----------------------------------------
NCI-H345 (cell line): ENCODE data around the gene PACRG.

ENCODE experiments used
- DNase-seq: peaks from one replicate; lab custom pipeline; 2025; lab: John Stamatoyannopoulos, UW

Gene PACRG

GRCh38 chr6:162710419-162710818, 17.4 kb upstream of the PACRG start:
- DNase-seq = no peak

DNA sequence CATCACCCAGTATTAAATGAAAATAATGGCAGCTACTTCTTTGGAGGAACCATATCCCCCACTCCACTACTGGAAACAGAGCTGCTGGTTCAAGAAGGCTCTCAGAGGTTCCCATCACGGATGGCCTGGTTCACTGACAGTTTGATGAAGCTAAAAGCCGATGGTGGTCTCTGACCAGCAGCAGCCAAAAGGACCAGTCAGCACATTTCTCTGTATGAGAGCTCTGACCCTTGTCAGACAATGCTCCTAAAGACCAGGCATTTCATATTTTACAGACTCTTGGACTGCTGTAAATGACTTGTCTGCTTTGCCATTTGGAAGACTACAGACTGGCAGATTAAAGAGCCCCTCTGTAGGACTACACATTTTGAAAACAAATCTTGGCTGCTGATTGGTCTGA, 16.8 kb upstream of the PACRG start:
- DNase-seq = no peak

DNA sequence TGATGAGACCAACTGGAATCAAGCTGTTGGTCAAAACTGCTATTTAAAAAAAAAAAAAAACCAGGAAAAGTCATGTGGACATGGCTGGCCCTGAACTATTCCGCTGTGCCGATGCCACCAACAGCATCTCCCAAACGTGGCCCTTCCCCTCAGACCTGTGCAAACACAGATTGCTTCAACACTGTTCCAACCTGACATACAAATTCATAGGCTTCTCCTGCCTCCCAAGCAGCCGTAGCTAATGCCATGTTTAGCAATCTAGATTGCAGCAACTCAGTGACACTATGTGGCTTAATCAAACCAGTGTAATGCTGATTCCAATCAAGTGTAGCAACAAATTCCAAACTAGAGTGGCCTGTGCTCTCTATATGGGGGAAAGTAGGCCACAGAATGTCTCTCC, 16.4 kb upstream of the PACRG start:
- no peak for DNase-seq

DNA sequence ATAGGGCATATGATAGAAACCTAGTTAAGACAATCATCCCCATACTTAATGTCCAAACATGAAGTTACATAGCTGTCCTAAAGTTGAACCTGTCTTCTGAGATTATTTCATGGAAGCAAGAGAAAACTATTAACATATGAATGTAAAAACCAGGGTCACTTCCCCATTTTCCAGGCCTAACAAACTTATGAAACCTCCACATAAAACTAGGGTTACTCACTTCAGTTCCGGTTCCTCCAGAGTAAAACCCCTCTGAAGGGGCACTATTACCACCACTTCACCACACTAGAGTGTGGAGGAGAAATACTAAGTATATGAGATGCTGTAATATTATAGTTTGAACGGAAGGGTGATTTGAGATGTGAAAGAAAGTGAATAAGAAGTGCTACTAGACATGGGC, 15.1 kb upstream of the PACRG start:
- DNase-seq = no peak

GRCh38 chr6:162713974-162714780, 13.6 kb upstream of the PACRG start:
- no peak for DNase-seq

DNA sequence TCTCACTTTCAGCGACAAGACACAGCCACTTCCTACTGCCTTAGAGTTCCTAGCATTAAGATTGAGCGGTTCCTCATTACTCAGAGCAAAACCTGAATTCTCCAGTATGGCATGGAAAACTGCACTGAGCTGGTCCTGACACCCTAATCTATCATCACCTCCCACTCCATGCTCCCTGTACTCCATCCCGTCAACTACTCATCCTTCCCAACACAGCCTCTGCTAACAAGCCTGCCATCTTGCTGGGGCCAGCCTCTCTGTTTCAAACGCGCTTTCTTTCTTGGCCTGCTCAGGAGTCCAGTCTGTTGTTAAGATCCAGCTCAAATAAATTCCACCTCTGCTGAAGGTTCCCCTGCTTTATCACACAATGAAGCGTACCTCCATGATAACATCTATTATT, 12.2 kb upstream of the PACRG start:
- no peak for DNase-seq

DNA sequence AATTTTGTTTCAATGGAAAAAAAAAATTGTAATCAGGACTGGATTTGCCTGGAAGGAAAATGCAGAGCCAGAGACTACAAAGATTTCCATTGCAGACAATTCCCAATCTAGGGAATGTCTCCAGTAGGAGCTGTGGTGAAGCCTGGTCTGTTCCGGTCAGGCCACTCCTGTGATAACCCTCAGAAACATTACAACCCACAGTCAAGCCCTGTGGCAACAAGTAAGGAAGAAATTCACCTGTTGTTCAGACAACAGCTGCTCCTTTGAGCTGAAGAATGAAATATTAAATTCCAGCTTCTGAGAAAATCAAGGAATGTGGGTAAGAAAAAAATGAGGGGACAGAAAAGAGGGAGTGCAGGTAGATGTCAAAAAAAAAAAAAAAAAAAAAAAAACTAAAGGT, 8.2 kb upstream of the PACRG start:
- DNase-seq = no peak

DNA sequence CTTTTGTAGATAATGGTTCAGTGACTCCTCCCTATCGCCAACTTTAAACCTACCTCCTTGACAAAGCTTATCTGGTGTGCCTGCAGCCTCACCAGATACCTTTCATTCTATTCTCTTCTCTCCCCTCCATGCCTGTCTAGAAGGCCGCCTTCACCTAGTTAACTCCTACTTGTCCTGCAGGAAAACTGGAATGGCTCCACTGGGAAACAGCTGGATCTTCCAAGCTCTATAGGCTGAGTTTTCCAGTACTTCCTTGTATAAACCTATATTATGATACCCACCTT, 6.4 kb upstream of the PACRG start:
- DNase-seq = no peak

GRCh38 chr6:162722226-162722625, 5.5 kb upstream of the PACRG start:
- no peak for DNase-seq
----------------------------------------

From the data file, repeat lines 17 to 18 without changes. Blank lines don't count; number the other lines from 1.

DNA sequence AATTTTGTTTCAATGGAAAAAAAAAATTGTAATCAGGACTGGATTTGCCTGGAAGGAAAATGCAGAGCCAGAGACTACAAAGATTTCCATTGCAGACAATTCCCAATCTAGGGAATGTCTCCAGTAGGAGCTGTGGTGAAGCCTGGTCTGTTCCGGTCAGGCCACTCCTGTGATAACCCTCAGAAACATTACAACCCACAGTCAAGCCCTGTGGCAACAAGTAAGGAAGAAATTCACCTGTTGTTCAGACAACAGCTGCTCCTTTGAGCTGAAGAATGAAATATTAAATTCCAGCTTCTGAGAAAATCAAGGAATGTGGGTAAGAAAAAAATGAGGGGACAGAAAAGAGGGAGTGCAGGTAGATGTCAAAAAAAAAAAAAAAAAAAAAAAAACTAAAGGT, 8.2 kb upstream of the PACRG start:
- DNase-seq = no peak